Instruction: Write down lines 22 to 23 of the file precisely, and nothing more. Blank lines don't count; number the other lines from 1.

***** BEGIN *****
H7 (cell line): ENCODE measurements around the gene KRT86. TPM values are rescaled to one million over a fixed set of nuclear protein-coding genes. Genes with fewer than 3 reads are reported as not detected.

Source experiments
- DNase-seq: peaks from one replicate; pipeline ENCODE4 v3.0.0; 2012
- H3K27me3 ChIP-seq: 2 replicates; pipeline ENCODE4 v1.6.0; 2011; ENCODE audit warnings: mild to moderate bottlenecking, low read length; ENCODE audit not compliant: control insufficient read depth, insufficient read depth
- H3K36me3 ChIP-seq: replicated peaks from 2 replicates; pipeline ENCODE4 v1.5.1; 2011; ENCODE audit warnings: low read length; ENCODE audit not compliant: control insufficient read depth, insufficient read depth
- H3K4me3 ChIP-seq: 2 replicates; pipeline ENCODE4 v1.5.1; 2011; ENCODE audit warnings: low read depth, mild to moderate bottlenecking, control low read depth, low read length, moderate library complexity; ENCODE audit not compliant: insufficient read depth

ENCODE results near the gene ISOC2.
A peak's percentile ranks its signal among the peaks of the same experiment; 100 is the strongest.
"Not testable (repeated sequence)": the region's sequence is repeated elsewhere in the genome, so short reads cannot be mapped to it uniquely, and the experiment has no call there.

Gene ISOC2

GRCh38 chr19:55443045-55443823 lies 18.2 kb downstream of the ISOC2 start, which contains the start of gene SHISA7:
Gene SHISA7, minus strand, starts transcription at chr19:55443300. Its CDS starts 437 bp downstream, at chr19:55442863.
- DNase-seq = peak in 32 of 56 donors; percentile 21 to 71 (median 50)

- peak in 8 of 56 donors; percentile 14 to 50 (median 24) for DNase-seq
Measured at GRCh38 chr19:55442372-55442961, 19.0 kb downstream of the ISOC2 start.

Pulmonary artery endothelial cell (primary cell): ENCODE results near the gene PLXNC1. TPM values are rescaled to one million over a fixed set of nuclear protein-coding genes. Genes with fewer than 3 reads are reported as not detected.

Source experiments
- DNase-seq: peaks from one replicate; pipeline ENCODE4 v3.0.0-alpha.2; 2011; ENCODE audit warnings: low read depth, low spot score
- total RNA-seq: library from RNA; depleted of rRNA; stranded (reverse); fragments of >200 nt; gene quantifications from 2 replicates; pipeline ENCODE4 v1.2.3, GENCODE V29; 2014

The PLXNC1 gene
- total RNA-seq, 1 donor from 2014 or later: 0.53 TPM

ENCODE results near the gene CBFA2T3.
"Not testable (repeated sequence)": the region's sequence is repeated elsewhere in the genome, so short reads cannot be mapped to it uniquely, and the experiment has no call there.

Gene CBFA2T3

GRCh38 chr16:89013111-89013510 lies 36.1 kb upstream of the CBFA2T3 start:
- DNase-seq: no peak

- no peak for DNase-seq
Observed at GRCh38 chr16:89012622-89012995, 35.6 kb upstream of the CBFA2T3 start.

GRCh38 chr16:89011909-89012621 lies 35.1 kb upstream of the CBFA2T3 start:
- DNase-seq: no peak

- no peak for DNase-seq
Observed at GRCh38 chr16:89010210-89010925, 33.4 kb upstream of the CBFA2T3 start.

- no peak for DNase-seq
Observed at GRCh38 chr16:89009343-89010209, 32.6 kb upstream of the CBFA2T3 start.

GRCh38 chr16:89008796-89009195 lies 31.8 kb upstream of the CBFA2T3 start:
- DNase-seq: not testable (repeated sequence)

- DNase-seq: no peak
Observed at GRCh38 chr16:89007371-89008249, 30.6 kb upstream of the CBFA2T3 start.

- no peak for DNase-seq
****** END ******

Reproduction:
ENCODE results near the gene CBFA2T3.
"Not testable (repeated sequence)": the region's sequence is repeated elsewhere in the genome, so short reads cannot be mapped to it uniquely, and the experiment has no call there.